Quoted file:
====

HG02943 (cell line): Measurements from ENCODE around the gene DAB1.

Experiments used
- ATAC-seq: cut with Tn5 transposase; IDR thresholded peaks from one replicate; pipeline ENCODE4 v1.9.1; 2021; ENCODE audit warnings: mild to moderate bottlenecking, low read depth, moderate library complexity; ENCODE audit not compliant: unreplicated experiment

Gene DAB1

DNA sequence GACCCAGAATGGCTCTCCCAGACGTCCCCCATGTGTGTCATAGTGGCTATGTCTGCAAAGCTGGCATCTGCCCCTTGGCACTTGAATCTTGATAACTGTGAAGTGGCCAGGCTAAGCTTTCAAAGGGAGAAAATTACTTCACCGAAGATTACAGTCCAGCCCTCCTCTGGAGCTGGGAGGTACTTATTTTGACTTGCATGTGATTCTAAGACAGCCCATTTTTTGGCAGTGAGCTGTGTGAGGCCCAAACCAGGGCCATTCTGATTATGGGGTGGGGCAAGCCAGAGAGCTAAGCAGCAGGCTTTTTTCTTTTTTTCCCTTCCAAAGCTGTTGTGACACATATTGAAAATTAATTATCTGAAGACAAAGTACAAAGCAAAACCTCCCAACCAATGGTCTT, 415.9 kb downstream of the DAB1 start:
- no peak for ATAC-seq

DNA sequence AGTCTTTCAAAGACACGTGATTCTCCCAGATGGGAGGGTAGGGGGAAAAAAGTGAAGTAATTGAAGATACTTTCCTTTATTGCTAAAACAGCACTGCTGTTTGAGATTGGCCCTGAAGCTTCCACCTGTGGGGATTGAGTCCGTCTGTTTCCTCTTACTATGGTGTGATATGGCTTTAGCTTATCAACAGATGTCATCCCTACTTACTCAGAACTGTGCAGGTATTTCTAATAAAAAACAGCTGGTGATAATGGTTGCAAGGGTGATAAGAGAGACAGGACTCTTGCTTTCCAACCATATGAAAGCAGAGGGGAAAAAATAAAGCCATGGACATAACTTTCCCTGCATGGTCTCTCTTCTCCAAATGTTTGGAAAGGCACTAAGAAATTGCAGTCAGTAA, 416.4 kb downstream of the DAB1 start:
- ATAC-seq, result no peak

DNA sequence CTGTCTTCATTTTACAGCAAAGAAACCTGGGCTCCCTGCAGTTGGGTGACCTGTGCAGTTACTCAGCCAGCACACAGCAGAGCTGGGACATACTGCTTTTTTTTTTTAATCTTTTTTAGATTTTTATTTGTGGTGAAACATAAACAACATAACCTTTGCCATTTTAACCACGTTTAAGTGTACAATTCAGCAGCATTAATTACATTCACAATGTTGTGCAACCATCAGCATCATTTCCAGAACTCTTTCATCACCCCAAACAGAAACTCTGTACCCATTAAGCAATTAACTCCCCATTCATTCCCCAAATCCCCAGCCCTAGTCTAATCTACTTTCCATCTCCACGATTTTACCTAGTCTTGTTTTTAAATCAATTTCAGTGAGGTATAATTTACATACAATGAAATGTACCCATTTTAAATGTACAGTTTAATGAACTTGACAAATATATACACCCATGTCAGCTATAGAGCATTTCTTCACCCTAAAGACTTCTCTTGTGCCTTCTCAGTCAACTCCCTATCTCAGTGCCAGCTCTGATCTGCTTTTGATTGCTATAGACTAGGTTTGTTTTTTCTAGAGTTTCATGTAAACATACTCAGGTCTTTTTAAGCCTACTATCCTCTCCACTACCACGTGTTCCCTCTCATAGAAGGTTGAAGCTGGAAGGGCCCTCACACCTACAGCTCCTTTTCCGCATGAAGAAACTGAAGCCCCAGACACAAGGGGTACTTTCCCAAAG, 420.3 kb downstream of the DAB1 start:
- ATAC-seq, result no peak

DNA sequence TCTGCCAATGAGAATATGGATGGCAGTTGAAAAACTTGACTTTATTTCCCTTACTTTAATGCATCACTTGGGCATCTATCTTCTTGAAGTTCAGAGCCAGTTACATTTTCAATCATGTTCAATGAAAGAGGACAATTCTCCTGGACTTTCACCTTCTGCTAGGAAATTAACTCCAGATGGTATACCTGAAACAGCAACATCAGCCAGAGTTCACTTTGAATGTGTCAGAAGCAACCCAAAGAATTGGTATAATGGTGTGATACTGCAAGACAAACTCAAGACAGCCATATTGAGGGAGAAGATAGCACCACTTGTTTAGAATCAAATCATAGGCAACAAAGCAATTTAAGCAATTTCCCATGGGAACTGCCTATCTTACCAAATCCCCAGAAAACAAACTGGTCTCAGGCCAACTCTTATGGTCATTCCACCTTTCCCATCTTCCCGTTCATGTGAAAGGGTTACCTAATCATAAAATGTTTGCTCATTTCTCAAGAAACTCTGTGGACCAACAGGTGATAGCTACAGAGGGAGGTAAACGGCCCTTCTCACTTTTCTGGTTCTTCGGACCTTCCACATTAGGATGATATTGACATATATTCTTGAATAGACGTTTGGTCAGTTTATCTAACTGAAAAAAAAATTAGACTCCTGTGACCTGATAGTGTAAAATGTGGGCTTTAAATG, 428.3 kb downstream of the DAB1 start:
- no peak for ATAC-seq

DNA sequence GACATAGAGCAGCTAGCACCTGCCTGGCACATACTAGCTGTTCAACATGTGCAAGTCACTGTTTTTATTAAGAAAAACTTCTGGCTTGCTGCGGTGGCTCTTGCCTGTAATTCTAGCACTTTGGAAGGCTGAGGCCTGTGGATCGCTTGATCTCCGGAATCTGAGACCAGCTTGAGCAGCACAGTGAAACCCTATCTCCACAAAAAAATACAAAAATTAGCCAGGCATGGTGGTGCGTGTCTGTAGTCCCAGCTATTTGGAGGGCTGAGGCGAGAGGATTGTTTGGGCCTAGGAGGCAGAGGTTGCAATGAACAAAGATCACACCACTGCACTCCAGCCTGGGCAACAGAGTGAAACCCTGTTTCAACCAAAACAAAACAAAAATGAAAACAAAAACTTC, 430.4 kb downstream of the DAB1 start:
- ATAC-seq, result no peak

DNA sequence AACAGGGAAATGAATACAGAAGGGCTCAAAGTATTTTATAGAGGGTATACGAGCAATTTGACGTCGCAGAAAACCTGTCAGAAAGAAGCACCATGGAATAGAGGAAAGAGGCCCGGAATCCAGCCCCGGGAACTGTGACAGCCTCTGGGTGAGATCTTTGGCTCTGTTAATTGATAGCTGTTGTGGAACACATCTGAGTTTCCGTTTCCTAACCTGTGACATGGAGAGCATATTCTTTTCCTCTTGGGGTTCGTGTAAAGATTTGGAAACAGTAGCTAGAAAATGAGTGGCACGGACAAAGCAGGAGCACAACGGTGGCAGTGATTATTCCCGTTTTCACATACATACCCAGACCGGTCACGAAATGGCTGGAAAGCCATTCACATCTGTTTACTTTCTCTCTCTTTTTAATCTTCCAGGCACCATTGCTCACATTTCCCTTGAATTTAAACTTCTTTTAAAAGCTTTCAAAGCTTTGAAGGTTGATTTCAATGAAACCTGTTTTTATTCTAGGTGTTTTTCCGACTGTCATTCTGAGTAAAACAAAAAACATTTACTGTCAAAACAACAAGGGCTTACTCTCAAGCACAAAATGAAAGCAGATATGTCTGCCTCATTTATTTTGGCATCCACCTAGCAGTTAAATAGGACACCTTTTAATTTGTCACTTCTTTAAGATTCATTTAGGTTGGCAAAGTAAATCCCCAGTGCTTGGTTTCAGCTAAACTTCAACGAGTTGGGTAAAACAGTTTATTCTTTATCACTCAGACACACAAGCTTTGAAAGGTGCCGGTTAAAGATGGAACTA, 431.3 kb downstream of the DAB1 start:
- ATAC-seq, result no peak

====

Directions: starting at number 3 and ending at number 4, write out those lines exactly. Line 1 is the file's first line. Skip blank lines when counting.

- ATAC-seq: cut with Tn5 transposase; IDR thresholded peaks from one replicate; pipeline ENCODE4 v1.9.1; 2021; ENCODE audit warnings: mild to moderate bottlenecking, low read depth, moderate library complexity; ENCODE audit not compliant: unreplicated experiment

Gene DAB1